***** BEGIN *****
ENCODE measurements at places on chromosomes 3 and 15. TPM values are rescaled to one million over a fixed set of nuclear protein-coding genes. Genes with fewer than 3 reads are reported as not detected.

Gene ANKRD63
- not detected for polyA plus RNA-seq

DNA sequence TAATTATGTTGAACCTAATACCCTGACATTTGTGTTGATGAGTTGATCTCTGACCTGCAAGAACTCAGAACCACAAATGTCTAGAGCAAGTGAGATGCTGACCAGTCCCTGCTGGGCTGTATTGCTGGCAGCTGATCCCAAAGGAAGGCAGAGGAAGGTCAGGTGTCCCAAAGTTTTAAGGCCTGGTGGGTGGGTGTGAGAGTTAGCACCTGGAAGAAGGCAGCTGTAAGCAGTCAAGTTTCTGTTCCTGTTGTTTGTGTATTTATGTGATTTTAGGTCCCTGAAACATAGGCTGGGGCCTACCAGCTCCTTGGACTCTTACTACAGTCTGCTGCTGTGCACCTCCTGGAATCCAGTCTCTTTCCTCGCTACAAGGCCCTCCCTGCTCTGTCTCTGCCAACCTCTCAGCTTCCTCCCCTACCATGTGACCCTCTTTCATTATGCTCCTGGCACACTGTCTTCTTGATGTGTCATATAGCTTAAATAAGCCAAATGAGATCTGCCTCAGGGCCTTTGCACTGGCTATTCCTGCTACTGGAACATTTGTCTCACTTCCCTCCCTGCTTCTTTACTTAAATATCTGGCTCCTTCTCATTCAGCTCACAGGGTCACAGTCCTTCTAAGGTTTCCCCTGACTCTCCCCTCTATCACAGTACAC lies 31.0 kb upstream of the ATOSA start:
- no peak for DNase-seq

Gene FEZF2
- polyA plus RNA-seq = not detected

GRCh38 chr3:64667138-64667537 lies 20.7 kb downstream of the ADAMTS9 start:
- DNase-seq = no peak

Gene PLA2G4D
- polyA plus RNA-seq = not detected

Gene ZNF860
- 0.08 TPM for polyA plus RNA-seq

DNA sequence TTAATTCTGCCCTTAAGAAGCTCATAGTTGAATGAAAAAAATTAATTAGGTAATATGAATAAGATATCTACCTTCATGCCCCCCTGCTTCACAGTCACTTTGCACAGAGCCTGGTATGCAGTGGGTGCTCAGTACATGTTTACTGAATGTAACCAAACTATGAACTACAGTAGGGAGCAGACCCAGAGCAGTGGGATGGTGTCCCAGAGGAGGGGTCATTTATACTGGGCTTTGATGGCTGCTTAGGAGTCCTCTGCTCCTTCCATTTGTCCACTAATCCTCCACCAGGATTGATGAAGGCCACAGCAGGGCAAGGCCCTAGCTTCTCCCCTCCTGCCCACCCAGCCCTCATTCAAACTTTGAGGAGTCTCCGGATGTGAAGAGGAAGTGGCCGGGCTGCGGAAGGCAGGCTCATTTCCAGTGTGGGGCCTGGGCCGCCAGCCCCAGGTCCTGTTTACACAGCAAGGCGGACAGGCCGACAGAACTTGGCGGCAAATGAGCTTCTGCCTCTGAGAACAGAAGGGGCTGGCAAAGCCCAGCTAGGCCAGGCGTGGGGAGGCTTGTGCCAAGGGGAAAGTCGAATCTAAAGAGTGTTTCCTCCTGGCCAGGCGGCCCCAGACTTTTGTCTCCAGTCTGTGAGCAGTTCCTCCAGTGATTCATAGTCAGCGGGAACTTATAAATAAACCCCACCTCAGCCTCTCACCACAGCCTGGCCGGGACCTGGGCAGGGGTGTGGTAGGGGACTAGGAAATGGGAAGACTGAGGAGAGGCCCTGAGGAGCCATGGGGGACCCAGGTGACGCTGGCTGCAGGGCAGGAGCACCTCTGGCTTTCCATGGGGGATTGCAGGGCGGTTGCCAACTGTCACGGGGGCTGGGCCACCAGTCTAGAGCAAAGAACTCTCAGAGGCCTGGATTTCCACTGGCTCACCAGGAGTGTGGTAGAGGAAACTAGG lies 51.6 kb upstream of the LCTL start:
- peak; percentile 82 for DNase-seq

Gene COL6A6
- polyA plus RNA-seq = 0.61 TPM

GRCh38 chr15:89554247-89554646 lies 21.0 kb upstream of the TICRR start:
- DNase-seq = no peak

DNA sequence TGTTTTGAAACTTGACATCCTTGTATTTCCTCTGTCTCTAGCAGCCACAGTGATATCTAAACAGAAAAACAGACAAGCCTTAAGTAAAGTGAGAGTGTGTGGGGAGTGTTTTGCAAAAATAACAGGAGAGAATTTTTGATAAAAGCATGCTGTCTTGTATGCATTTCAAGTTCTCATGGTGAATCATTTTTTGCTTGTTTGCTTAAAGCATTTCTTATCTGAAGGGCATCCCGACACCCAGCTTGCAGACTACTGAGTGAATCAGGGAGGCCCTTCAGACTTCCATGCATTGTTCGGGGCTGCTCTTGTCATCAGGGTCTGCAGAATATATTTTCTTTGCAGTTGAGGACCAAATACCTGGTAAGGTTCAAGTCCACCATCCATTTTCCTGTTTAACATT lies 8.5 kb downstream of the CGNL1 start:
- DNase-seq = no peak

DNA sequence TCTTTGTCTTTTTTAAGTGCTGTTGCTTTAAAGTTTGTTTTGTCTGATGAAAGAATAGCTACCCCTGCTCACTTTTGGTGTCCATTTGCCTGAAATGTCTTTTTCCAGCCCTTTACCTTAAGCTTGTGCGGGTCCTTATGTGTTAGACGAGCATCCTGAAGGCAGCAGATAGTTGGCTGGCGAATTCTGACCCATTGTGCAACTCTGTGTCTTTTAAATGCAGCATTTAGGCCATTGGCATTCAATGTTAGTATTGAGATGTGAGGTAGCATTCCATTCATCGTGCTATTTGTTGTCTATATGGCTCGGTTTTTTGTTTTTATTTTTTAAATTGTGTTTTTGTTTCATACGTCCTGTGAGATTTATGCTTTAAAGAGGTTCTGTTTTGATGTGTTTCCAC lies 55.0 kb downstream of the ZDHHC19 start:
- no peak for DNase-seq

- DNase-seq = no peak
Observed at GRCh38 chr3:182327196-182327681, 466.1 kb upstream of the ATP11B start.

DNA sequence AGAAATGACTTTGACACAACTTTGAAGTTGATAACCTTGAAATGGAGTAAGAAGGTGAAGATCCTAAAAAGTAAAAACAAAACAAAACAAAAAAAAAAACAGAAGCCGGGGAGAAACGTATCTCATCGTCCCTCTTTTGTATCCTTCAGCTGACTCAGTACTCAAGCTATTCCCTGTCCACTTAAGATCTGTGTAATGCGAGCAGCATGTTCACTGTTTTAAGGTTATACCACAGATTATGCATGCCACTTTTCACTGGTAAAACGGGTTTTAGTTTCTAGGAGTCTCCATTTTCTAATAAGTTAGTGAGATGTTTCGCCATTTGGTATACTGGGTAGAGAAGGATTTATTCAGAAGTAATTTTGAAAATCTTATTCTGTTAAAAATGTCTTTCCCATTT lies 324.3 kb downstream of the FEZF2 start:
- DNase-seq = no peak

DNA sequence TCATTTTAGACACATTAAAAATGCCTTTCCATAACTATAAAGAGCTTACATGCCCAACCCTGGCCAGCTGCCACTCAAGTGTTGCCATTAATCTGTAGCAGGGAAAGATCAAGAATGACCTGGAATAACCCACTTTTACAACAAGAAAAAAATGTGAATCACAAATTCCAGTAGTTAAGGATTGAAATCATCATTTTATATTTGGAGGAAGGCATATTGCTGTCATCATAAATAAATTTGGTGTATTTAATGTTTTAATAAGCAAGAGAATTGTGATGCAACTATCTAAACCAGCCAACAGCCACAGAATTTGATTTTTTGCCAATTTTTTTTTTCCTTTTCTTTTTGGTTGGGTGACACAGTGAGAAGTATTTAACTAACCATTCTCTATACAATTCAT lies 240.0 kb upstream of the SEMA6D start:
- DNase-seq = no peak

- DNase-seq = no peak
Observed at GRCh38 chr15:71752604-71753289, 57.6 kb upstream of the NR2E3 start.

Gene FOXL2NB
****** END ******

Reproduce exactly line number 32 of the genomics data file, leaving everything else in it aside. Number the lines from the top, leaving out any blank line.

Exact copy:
Gene FOXL2NB